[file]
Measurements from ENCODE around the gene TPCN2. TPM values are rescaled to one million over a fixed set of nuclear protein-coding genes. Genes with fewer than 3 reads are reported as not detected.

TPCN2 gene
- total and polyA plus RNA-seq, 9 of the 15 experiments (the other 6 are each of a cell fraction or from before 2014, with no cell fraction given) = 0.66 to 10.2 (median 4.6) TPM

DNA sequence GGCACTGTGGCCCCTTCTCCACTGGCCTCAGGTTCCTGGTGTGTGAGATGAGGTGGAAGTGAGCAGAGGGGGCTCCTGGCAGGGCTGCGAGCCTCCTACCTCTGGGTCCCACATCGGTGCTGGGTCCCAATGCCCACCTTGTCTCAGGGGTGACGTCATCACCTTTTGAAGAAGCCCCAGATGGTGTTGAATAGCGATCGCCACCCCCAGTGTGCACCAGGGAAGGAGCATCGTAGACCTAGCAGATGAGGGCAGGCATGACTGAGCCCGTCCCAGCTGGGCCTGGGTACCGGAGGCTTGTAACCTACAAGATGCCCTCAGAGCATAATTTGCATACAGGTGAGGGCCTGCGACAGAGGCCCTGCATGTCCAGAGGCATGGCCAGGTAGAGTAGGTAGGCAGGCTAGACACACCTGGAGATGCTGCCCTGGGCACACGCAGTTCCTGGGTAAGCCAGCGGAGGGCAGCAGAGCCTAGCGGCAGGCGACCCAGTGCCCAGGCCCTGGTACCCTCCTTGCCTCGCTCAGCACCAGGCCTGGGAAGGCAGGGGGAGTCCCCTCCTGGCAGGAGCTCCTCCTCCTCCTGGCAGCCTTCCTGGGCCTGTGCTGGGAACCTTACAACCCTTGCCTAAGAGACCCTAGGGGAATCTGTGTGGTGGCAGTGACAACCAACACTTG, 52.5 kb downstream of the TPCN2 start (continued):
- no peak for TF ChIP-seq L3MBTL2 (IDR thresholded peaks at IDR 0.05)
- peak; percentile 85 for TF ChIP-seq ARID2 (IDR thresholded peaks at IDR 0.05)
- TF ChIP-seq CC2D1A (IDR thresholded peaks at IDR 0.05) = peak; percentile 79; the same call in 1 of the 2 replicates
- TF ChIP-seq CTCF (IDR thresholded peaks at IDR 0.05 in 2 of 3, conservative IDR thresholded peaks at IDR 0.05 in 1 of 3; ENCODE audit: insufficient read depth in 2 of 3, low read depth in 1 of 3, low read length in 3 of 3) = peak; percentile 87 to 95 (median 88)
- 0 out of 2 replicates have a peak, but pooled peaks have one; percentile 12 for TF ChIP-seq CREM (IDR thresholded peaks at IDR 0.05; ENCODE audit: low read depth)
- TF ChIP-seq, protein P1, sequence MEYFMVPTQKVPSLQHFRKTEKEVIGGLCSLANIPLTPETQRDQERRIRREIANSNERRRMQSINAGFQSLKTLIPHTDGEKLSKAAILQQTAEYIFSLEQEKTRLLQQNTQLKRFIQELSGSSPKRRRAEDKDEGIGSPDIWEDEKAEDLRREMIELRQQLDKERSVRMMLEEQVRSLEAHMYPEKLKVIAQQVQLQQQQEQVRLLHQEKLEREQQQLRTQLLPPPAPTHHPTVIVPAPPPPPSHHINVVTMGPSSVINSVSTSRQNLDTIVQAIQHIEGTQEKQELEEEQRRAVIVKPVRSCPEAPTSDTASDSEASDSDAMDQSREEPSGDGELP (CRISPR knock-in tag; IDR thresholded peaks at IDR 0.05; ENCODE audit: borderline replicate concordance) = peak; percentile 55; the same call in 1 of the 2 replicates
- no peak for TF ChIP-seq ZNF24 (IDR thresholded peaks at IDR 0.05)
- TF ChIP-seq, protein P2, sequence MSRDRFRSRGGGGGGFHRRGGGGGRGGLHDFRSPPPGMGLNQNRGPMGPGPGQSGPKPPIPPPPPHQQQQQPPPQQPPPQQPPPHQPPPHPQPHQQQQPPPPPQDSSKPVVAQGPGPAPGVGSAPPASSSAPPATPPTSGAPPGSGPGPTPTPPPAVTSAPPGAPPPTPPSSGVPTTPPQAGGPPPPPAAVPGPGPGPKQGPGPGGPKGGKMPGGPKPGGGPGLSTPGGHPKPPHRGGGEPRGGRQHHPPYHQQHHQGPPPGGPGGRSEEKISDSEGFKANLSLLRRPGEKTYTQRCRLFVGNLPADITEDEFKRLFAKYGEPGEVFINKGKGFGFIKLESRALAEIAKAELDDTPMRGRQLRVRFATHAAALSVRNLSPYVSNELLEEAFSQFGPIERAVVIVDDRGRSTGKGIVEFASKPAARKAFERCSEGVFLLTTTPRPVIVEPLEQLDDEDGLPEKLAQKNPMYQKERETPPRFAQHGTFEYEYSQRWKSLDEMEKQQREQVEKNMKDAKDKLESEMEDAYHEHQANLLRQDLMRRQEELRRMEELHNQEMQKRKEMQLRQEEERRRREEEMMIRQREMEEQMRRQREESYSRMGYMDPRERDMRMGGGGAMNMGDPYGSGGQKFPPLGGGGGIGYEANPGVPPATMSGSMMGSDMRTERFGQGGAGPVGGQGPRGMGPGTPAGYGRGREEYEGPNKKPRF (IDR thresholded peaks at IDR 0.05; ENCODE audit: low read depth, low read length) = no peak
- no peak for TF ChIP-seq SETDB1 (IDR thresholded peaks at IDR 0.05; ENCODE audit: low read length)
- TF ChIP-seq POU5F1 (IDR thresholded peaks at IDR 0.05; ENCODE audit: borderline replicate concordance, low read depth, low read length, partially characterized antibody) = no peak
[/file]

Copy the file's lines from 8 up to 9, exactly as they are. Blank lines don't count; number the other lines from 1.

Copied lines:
- TF ChIP-seq CTCF (IDR thresholded peaks at IDR 0.05 in 2 of 3, conservative IDR thresholded peaks at IDR 0.05 in 1 of 3; ENCODE audit: insufficient read depth in 2 of 3, low read depth in 1 of 3, low read length in 3 of 3) = peak; percentile 87 to 95 (median 88)
- 0 out of 2 replicates have a peak, but pooled peaks have one; percentile 12 for TF ChIP-seq CREM (IDR thresholded peaks at IDR 0.05; ENCODE audit: low read depth)